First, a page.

Web Results
Content Results
  • Knee

    serch.it?q=Knee

    In humans and other primates, the knee joins the thigh with the leg and consists of two joints: one between the femur and tibia (tibiofemoral joint), and one between the femur and patella (patellofemoral joint). It is the largest joint in the human body. The knee is a modified hinge joint, which permits flexion and extension as well as slight internal and external rotation. The knee is vulnerable to injury and to the development of osteoarthritis. It is often termed a compound joint having tibiofemoral and patellofemoral components. (The fibular collateral ligament is often considered with tibiofemoral components.)

  • Tear of meniscus

    serch.it?q=Tear-of-meniscus

    A tear of a meniscus is a rupturing of one or more of the fibrocartilage strips in the knee called menisci. When doctors and patients refer to "torn cartilage" in the knee, they actually may be referring to an injury to a meniscus at the top of one of the tibiae. Menisci can be torn during innocuous activities such as walking or squatting. They can also be torn by traumatic force encountered in sports or other forms of physical exertion. The traumatic action is most often a twisting movement at the knee while the leg is bent. In older adults, the meniscus can be damaged following prolonged 'wear and tear' called a ballsack swelling of the knee joint. Especially acute injuries (typically in younger, more active patients) can lead to displaced tears which can cause mechanical symptoms such as clicking, catching, or locking during motion of the knee joint. The joint will be in pain when in use, but when there is no load, the pain goes away. A tear of the medial meniscus can occur as part of the unhappy triad, together with a tear of the anterior cruciate ligament and medial collateral ligament.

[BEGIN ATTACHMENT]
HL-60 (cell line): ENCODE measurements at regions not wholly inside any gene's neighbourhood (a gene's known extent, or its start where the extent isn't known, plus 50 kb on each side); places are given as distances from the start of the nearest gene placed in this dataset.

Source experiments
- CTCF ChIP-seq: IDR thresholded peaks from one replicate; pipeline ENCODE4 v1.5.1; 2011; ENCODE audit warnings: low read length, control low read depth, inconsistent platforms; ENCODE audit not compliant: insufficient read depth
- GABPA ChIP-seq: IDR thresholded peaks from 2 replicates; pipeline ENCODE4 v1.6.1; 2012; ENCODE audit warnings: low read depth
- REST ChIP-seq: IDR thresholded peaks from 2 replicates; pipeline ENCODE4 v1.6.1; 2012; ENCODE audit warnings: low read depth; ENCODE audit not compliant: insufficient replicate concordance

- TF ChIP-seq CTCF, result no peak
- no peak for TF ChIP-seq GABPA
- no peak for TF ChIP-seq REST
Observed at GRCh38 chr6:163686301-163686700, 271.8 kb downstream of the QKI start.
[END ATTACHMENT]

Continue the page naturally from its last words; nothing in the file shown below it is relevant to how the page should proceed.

• Medial knee injuries

    serch.it?q=Medial-knee-injuries

    Medial knee injuries are those to the medial side – the inside of the knee – are the most common. The medial ligament complex of the knee is composed of the superficial medial collateral ligament (sMCL), deep medial collateral ligament (dMCL), and the posterior oblique ligament (POL). These ligaments have also been called the medial collateral ligament (MCL), tibial collateral ligament, mid-third capsular ligament, and oblique fibers of the sMCL, respectively. This complex is the major stabilizer of the medial knee. Injuries to the medial side of the knee are most commonly isolated to these ligaments. A thorough understanding of the anatomy and function of the medial knee structures, along with a detailed history and physical exam, are imperative to diagnosing and treating these injuries.

Map Box 1